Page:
can someone tell me how to get the bottom end of the forks apart using tools that the average guy has in the garage. Book says to use front fork cylinder holder /adapter. to keep it from spinning of course I do not have that tool.
You will first need to determine if your fork cylinders have the hexagonal depression or just a round, smooth hole. If they have just a round hole you can make a tool like the one I made (see
) or buy a tool such as the one shown in the center of the first row of pictures in the following link:
Some folks have had luck using a whittled down broomstick and jamming it in the hole.
If your fork cylinders have the hexagonal depression you can make a tool by welding the appropriate size bolt to a metal rod so the hex head of the bolt can engage the hex depression in the fork cylinder. Ed
Like Plummen said, but the fork has to be together,
in other words drain fork oil from small screw towards the bottom of fork leg, do not remove top cap or spring
then wrap the top fork tube with rags, or an old innertube or piece of rubber, & clamp it in a vise ,just tight enough to keep it from turning, while you use impact wrench on the bottom, of the bottom tube square 3/8 or 1/2 inch screw on the bottom fork leg
1980 LTD 1000..,1976 LTD 900, have the 1000&900 now. the rest are previous= 1978 KZ 650 B.., 1980 Yamaha XT 500..,1978 Yamaha DT 400.., 1977 Yamaha yz 80..,Honda trail ct 70.., Honda QA 50...5-1/2 hp brigs & straton CAT chopper mini bike...3-1/2 hp mini bike (WHEN GAS WAS ABOUT 45 CENTS A...
If you don't have an impact driver, whittling a broom stick to a long squared point has worked well for me many times. Remove the oil, spray a lot of brake cleaner down the tube to try and remove oil from the damper to give the broomstick more friction to bite. Then gently tap the broomstick in. Works every time.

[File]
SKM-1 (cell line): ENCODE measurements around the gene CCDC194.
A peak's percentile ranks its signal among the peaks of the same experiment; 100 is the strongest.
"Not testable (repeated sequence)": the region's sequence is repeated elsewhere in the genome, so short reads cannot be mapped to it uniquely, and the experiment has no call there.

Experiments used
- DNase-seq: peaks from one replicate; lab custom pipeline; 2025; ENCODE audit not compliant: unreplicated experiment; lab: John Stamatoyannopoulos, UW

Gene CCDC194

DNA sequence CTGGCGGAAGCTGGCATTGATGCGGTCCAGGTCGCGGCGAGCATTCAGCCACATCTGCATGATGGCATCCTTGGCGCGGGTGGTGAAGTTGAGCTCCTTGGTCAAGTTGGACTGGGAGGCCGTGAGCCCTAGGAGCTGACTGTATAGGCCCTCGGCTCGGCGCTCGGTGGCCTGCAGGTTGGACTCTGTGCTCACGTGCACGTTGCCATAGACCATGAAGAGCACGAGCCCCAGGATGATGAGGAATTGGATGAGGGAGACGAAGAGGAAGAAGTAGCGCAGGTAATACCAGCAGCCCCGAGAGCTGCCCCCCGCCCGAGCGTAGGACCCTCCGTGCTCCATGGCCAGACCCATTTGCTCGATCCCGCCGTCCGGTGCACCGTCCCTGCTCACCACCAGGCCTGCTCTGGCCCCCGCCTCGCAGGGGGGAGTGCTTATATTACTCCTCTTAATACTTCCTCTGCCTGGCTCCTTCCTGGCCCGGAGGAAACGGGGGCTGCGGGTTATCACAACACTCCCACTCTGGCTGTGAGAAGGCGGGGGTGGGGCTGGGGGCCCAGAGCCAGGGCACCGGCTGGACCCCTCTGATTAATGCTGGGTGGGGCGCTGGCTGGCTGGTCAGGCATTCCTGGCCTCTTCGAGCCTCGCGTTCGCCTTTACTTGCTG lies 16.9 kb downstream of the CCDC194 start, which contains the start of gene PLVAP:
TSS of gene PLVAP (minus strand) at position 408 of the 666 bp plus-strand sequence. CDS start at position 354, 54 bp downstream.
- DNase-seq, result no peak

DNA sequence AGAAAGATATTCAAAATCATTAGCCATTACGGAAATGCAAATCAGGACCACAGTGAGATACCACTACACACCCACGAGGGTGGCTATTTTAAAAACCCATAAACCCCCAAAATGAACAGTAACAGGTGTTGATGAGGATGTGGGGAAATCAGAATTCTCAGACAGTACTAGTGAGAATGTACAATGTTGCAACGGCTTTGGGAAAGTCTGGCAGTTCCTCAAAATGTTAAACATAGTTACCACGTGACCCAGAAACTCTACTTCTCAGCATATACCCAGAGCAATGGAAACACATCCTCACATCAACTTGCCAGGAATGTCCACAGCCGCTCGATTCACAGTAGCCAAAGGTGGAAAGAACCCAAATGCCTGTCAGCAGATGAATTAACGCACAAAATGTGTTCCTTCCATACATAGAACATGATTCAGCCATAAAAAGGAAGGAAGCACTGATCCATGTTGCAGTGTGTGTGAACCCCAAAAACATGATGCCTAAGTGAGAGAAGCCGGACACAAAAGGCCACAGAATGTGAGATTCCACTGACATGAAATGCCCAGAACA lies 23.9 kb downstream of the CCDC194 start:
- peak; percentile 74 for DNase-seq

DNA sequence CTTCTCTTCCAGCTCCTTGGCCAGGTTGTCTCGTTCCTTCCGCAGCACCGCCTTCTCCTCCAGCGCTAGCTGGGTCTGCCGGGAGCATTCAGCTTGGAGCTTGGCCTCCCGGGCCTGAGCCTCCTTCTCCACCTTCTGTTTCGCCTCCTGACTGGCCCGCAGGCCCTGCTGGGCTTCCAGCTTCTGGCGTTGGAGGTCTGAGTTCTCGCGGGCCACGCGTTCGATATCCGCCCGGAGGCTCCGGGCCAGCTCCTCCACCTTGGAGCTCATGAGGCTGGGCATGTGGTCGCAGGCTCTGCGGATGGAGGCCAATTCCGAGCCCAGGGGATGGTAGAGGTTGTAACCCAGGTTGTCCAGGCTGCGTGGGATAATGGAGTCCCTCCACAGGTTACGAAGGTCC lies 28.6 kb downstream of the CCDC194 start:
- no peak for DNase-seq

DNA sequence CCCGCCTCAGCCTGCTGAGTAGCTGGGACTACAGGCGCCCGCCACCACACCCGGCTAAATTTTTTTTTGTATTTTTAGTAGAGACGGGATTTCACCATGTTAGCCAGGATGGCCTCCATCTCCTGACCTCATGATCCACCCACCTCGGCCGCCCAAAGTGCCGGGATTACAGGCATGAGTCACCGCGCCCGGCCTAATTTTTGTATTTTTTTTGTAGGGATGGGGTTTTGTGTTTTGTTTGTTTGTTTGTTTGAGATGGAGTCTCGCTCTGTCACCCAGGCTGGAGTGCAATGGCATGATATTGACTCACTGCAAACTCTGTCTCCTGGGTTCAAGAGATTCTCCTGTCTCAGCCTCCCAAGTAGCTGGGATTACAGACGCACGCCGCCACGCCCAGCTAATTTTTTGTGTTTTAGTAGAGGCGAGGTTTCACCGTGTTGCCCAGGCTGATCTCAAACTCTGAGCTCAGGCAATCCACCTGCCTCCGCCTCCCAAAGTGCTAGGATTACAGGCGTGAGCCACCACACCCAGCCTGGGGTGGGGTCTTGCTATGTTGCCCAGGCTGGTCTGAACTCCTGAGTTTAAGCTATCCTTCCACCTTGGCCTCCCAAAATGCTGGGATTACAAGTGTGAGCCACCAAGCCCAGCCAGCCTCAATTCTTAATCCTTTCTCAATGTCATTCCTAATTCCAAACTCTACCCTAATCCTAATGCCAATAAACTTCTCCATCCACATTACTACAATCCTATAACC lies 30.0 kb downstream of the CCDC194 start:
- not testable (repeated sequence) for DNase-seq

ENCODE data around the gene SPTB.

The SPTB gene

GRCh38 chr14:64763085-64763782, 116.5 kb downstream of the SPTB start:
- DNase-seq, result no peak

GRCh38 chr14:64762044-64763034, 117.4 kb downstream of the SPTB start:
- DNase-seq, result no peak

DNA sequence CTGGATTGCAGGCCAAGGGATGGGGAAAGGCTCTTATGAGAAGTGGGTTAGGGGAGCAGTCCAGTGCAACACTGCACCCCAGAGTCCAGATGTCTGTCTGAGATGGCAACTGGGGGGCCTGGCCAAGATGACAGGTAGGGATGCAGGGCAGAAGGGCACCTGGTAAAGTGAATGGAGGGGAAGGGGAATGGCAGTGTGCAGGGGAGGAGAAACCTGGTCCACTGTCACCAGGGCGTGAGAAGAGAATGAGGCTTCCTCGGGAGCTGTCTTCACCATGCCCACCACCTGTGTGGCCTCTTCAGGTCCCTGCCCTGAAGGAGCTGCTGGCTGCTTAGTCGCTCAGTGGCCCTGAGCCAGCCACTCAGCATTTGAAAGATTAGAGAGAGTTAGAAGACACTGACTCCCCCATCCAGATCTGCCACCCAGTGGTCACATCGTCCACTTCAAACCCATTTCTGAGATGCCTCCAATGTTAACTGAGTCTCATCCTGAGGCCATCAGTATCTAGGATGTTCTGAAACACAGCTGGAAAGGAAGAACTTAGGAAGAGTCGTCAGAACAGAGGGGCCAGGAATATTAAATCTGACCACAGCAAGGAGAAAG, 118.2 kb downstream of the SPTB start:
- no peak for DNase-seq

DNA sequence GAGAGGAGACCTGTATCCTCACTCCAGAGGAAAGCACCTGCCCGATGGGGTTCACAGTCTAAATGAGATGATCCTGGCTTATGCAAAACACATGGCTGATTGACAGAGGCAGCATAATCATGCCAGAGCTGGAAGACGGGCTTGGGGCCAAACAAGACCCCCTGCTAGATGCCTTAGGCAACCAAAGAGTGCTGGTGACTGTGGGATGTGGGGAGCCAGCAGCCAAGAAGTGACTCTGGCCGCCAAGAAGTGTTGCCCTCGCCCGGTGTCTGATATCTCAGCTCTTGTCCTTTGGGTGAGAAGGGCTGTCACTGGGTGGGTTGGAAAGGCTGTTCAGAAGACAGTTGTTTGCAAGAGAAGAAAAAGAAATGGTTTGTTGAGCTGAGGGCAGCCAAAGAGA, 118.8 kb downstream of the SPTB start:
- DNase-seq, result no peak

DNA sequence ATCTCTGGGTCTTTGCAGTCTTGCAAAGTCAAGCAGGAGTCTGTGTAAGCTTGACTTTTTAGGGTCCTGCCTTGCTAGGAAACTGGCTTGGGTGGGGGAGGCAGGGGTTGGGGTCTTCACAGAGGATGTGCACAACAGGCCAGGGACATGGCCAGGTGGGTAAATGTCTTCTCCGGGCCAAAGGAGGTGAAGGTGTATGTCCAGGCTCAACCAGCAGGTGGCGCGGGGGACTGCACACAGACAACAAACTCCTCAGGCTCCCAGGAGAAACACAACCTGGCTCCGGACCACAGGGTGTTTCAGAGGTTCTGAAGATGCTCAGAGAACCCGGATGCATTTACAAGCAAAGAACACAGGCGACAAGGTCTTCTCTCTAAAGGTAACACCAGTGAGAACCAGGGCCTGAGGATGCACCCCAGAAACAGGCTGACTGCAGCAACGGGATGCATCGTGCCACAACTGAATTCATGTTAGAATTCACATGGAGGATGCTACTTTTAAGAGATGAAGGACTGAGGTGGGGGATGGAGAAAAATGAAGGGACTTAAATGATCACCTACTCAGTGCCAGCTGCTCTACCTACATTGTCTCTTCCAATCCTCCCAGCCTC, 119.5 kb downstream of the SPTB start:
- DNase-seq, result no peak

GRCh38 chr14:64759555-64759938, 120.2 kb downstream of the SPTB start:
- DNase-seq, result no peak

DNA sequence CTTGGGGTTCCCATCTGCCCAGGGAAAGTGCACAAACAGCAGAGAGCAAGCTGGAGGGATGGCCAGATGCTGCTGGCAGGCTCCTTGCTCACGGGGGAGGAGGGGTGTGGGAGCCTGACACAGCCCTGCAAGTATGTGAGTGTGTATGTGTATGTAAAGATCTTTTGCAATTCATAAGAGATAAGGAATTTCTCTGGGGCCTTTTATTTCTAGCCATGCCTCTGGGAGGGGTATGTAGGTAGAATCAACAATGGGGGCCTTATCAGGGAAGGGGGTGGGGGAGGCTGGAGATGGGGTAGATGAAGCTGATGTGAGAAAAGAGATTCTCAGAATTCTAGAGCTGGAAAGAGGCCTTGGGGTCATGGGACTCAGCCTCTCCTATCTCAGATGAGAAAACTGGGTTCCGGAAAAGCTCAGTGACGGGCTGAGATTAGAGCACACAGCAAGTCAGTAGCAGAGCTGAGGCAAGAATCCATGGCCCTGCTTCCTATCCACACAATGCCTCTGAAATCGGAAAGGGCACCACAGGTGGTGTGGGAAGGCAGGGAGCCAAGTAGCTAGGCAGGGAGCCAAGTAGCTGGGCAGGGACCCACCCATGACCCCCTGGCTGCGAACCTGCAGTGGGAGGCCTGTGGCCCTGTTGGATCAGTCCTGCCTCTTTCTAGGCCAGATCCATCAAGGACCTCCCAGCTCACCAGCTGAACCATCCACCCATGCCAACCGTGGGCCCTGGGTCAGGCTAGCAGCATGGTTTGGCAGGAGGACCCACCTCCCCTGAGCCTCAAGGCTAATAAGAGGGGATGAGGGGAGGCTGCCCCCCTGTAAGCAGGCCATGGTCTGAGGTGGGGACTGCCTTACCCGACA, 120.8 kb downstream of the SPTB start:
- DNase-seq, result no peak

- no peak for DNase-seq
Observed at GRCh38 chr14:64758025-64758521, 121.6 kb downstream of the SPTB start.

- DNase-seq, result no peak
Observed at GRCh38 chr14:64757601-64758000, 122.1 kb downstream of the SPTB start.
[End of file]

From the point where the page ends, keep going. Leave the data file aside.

With the new generation of cordless impact wrenches available, I'd say it's a tool the average guy should have in his garage. They may not have the torque of a big air impact wrench, but they'll get the job done 99% of the time for less than $75.00. I've rebuilt at least 20 sets of forks, and an impact wrench has worked every time. Just break it loose with the forks assembled and still on the bike. The spring pressure helps keep the internals from spinning and the bike's triple clamps are the best vice you'll find.
MDZ1rider wrote: ....... I've rebuilt at least 20 sets of forks, and an impact wrench has worked every time. Just break it loose with the forks assembled and still on the bike. The spring pressure helps keep the internals from spinning and the bike's triple clamps are the best vice you'll find. .......
You were very lucky! Mine would not break free even though I used a good impact wrench and left the fork springs in. The only way I got one of mine loose was to use the tool I show in the posting above along with the impact wrench. The other one just spun no matter what I did. I ended up having my wife hold the fork cylinder from spinning using my home made tool while I drilled the head off the allen bolt from below. Even that was difficult as the allen bolt seemed to "work harden" from the drilling, but I managed to drill the head off of it. Maybe the factory put an extra heavy dose of loctite on mine? The good news is that the tool made it easy to torque the allen bolts to spec when I re-assembly the forks. Ed